When we add to the scriptures our own dreams, traditions and ideas we basically call Paul a liar when he said: “I have not shunned to declare to you the whole counsel of God” (Acts 20:27). Of course this does not mean that Paul knew and delivered all of God’s knowledge but rather that everything we need to know for life and eternity has been delivered through those whom he chose to write the Bible.

That men will add their own ideas to scripture is not surprising since many of these dreamers see themselves as superior to Paul and the other apostles. However, what is surprising is that so many Christians are swallowing the rubbish that these false prophets and teachers are spewing. It seems that it no longer matters that they clearly contradict Scripture, firstly because people do not know their Bibles and thus are open to grievous deception. Secondly people are deceived by these teachings because they have elevated men to positions where their words become the very Word of God. No longer is it only the domain of the Pope to claim infallibility, but every second preacher has fallen into the same trap and claims to speak on God’s behalf and to be inerrant.

Of course, when latter-day prophecies, dreams and “words” contradict Scripture, either the prophet or the Bible is wrong and in error. Can you imagine the arrogance of a man who declares that the Bible is mistaken since God has “revealed” the “truth” to him?

One of many examples of this blatant contradiction of Scripture is the "New Breed" doctrine that claims that God will raise up a super-race of Christians in the last days who will have powers and an anointing that even the Apostles did not have. These people will supposedly lead a world-wide revival that will bring over one billion converts into the Kingdom. The Bible’s version of Christianity in the end-times however is very different and predicts a great falling away (2Thessalonians 2:3, 1Timothy 4:1) and people that indulge in all sorts of immorality, who love themselves, pleasure and money have a form of godliness without any power. (2Timothy 3:1-5)

Often these extreme errors are so disjointed, irrational and void of any truth that a rational and biblical response becomes very difficult. Consider the claim of one man that Jesus Himself would appear on his platform during a particular meeting. How do you respond to something so outrageous? (Not surprising, the date set for this “event” has come and gone and Jesus never appeared.)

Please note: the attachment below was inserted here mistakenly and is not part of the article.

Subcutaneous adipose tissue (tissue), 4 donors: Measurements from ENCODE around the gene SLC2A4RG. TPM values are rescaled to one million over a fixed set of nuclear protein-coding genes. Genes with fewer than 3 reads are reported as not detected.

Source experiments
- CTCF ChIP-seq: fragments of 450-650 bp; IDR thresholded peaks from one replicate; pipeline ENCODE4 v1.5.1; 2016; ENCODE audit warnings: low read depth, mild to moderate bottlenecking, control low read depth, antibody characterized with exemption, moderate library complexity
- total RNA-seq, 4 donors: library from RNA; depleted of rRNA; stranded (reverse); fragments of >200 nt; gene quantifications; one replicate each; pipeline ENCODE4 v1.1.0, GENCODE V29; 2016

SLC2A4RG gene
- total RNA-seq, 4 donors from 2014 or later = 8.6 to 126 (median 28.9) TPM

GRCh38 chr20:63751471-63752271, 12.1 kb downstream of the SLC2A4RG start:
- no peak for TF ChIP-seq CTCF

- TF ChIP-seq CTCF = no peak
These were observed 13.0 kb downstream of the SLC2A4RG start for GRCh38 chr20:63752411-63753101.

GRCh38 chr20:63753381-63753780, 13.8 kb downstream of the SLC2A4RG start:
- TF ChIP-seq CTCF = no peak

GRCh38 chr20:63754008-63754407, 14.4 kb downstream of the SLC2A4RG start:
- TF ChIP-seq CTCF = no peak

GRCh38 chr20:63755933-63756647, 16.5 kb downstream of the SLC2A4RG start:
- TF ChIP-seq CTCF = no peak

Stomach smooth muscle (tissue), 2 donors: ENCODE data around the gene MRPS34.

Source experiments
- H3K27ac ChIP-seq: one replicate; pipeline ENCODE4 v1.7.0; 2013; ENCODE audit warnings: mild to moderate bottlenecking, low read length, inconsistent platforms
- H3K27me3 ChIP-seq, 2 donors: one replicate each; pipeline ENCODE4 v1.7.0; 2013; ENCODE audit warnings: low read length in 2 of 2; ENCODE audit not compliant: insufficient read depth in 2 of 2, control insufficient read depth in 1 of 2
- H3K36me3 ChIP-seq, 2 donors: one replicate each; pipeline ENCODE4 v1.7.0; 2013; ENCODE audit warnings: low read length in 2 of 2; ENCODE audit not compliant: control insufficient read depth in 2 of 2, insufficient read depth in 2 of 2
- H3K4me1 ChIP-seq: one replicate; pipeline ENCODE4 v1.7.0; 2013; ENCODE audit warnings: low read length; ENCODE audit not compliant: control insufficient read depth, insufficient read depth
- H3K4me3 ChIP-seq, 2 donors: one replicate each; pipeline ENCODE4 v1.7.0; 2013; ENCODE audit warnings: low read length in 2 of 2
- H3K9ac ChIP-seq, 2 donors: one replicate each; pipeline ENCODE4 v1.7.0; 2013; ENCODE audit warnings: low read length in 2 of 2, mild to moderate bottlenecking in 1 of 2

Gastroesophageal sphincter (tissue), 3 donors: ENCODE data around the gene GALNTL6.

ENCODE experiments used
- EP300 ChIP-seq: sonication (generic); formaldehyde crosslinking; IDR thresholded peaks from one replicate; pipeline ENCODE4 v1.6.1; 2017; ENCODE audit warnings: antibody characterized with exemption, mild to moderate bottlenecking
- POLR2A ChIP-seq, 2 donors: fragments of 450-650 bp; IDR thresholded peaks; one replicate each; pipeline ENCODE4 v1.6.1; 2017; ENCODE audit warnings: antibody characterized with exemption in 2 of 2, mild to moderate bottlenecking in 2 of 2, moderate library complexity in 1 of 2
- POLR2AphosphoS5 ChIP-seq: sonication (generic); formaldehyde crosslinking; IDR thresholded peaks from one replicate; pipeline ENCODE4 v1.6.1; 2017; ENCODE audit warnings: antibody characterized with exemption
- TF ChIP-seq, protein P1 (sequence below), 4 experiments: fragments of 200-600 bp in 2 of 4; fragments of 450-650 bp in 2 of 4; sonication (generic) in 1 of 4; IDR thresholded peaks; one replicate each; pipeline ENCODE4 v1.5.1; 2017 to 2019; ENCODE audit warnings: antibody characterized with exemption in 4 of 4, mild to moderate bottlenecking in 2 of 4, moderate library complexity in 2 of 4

Believers feel intimidated by these personalities and feel that they are not in a position to argue with someone who claims such a personal revelation from Heaven itself. And, yes one should not argue with those who are so deluded. But, there is one thing every true believer must ask himself and the preacher: “Where is it written?” The youngest believer amongst us can and should ask this question of everyone who claims to speak on the Lord’s behalf.

So the next time someone says something that sounds strange to you – simply ask for proof from the Bible. If proof is not forthcoming then reject the teaching, no matter how wonderful it sounds.

1 Thessalonians 5:20 and 21 says: “Do not despise prophecies. Test all things; hold fast what is good.” Yes, test everything against the Word of God. God does not change His Word and His Word contains everything that we need to know. If the Word does not support some idea, then reject it outright no matter how good it sounds and what miracles the speaker may provide in order to prove that he has been sent from God.

"The coming of the lawless one is according to the working of Satan, with all power, signs, and lying wonders, and with all unrighteous deception among those who perish, because they did not receive the love of the truth, that they might be saved." (2 Thessalonians 2:9-10).